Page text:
• Betty

    I’m with the ones who are not buying the back to basics nonsense. DS and the writers are delusional, so is Hugh Laurie with his ridiculous recent interviews about the show. And I’ve seen the promos and sneak peeks. These people clearly are smoking on something. What a mess they made of last season with the crappy writing, and it continues. Enjoy the sinking sink. I’m bailing this Titanic.

    Thanks, Barbara, for your previous reviews. It’s too bad things on this blog got unpleasant at times. Good luck.

  • BrokenLeg

    @ 22 2Lightworker

    Welcome back, my friend!
    Answering your questions: My leg is almost as good as before the crash. I’m still doing my late rehab to strengthen my quadriceps muscle, but, yes, I can ride ( more “peacefully”) my motorcycle , but be able to feel the wind in my body and face again is pure joy ( and every time I’ve dusted off my bike, not riding this summer, I’ve remembered your two months ago post!!)

    Regarding the letter, no, I’ve not received any response, but it has not been returned to me, so I hope that it has arrived to its destiny.

    About [H], I agree with you that “It doesn’t have to be a soap opera in order to have positive energy” and regarding the unrealistic approach to GH’s prison days: Yes, he is a white, cultured MD ( not the kind of people with problems in prison), and with his psychiatric and addiction history he’ll fulfill his sentence in a psychiatric hospital, or at least, in a prison infirmary, a much protected environment.

    Like you, I do not believe the show runners have had any kind of epiphany, and personally I have many doubts about next season 8. Really is the first one I do not wait nervous and the first I do not feel that anxiety of good old times. And I’m afraid not only by season 8, but by the series finale. Today, with DS demonstrated pessimistic vision of life, I see only one possible ending: Greg House own death (the final step to this “journey” of one step forward two steps backwards).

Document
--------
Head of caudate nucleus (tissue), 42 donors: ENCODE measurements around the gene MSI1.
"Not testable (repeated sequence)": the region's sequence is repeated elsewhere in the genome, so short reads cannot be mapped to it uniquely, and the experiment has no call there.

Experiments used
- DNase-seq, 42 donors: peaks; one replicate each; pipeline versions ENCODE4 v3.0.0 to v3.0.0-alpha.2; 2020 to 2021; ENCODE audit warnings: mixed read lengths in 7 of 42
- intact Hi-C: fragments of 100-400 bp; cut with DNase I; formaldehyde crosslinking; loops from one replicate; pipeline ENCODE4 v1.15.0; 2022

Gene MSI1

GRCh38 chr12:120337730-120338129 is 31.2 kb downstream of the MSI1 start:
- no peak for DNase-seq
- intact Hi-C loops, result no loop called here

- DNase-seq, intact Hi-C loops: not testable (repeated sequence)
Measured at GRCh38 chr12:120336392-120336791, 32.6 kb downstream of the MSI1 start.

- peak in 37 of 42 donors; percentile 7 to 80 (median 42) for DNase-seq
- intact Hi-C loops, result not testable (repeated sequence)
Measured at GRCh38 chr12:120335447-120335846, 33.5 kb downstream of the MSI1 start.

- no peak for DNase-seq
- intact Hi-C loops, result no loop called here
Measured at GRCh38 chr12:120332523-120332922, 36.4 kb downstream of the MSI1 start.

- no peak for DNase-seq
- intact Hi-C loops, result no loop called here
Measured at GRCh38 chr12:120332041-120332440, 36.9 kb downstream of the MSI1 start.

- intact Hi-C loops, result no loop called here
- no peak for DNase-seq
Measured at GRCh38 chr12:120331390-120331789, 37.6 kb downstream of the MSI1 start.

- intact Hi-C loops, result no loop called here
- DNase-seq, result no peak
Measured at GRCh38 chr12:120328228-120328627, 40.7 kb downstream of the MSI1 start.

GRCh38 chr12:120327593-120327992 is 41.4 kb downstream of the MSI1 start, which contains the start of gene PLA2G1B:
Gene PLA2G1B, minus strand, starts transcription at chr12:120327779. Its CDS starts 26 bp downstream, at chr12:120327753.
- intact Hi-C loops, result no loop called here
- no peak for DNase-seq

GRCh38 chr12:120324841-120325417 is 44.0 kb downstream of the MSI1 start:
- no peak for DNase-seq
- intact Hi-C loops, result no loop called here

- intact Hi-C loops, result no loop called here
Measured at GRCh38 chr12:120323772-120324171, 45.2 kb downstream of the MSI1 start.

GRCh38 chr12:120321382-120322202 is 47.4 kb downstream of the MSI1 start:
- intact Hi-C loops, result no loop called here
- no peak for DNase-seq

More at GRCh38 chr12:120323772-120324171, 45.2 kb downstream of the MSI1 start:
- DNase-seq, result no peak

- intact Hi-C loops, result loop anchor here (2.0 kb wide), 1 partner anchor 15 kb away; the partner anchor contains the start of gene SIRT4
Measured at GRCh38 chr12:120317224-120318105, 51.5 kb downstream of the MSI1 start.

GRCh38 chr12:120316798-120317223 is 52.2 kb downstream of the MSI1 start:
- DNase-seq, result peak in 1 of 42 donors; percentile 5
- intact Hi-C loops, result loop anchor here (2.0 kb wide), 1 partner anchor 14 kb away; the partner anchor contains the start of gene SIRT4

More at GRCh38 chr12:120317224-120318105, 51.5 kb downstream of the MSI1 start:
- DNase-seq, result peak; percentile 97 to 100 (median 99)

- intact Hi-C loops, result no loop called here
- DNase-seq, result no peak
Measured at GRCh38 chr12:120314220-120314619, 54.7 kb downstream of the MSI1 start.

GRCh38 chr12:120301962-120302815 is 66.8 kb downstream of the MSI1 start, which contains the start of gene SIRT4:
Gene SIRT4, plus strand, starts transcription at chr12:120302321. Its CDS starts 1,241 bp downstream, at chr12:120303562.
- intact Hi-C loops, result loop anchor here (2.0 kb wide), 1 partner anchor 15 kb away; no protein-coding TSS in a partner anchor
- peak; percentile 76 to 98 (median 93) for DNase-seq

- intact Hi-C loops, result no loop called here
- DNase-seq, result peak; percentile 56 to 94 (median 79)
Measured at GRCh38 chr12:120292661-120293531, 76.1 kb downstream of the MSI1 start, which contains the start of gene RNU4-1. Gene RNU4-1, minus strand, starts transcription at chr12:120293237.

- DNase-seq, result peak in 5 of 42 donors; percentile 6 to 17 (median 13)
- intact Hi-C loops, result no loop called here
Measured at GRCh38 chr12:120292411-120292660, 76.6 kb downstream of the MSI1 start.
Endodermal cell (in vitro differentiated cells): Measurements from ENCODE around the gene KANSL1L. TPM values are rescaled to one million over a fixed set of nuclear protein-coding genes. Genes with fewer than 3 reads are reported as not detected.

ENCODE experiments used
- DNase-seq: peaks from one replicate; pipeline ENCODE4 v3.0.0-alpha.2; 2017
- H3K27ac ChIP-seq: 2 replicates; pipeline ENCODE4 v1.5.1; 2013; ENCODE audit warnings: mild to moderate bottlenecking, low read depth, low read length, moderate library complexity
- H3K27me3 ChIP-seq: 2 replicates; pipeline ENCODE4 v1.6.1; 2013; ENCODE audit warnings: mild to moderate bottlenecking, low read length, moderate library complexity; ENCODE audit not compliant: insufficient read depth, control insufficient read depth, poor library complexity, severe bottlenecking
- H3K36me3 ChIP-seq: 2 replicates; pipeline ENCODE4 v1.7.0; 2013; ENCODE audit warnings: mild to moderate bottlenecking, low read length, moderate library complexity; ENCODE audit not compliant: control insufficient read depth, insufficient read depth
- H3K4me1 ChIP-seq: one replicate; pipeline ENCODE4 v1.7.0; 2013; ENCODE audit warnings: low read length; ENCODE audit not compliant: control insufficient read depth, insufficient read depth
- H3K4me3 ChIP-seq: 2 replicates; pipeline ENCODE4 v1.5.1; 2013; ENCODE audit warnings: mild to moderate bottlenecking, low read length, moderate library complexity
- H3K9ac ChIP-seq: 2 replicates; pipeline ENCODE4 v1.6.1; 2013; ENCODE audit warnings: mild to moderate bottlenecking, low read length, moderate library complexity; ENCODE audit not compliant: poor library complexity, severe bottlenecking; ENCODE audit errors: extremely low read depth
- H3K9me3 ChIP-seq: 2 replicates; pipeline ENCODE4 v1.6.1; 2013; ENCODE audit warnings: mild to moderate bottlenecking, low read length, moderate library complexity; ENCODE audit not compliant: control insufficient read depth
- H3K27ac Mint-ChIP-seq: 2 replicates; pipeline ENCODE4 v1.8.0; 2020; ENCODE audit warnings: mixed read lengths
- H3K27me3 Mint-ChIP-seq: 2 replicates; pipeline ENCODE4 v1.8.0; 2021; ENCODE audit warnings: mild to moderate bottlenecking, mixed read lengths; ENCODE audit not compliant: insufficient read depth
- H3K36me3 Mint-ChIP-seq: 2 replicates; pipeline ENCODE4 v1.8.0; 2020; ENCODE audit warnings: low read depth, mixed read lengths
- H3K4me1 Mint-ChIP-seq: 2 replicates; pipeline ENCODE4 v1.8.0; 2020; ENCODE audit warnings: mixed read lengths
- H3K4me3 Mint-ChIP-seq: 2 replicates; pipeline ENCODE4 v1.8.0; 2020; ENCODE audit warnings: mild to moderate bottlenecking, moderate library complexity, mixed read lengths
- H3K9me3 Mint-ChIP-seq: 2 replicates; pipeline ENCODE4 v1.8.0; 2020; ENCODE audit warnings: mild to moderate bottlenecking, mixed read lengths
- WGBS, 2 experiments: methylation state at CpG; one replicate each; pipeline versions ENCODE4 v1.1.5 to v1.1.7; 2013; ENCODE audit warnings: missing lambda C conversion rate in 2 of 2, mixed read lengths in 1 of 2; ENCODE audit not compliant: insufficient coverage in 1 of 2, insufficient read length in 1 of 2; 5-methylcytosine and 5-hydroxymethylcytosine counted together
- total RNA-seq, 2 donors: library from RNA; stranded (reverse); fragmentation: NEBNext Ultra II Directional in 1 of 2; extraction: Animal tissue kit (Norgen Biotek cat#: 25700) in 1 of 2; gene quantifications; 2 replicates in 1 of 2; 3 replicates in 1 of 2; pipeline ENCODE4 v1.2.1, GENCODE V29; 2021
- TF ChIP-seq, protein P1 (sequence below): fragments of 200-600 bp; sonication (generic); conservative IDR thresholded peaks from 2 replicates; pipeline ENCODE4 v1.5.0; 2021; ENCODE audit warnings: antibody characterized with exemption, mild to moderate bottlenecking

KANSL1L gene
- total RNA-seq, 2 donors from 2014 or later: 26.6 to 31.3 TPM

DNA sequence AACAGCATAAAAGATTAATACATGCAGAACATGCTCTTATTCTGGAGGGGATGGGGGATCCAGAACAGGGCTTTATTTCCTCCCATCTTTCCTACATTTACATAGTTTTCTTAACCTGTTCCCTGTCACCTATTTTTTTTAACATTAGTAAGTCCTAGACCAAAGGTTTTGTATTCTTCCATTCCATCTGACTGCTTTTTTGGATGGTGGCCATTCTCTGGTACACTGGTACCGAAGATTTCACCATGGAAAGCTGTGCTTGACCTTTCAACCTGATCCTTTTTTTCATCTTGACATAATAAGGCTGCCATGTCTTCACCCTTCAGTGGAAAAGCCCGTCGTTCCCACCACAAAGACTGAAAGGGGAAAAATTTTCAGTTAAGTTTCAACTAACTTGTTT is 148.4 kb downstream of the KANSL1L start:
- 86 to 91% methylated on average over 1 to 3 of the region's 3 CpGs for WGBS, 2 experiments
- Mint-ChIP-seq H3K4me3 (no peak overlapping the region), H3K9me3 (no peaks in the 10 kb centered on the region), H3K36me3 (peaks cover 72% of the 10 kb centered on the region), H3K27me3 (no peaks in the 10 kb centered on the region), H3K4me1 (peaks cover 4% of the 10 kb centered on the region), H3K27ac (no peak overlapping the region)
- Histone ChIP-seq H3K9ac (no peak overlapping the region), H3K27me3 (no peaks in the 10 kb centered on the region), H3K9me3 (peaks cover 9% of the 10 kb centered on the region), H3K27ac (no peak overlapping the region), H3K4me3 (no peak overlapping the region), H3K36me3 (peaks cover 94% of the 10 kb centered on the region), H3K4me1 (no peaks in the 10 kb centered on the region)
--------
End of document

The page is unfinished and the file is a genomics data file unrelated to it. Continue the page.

And yes, I’ve read “Mr. Pip” this summer. I get it from Amazon because I couldn’t find it in spanish. Such a good story to HL great acting talents! As you’ve said, “We’ll see those hypnotic baby blues there, full of melancholy and some humor”.

    As you, “I grieve for what could have been in letting House move forward into “doing better.”

    In any case, we’ll wait and see.

  • Magnificent Elliot

    Has anyone else seen the latest promo for “Twenty Vicodin”? Not only is Foreman apparently the next dean of medicine, but he also offers House a chance at getting out on parole. It looks like we’re in store for some interesting times this season!

  • RobF

    My attitude of “I don’t know if I’m going to bother to watch Season 8” is wearing off. I know the writers can do a great job with the character if they put their minds to it, so I’ll cross my fingers that they bring the show back to a real, meaningful place.

    One episode of House in prison is probably enough. But then what?

  • 2Lightworker

    @21-Broken Leg So glad you are here! How is your recovering leg? Ride your motorcycle yet? BTW, I never received a response to the letter I sent; did you?

    Prison & House: I LOBE that you wrote about the world as darker than in 2004. Here in NYC, which had been traumatized by 9/11, that’s true. Only in my art classes is there a different energy – more light, beauty, experimentation, people are nice with each other. Out in the street, very self-involved, texting without looking while crossing the street, much edgier. Always when people lose jobs and homes, can’t get new ones – deep anger and hopelessness and more crime out of desperation.

    So I respond “Yes!” when you write that what House was in the beginning may not be as attractive as it was then.
    I think Hugh in all his endeavors is exploding with growth. But the character of House is trapped in someone else’s limited mindset.
    It doesn’t have to be a soap opera in order to have positive energy. BBC mysteries very often deal with tragedy, dysfunctional characters, and even violence, but there is a resonant wisdom underlying it all.

    There are critiques in the US about injustice in the prison system with racial and class factors. In this country, a white doctor wouldn’t be in a “Lock-down” type prison, but in a minimum security facility with protection. He wouldn’t be in a humiliating situation to the extent the promos show for House.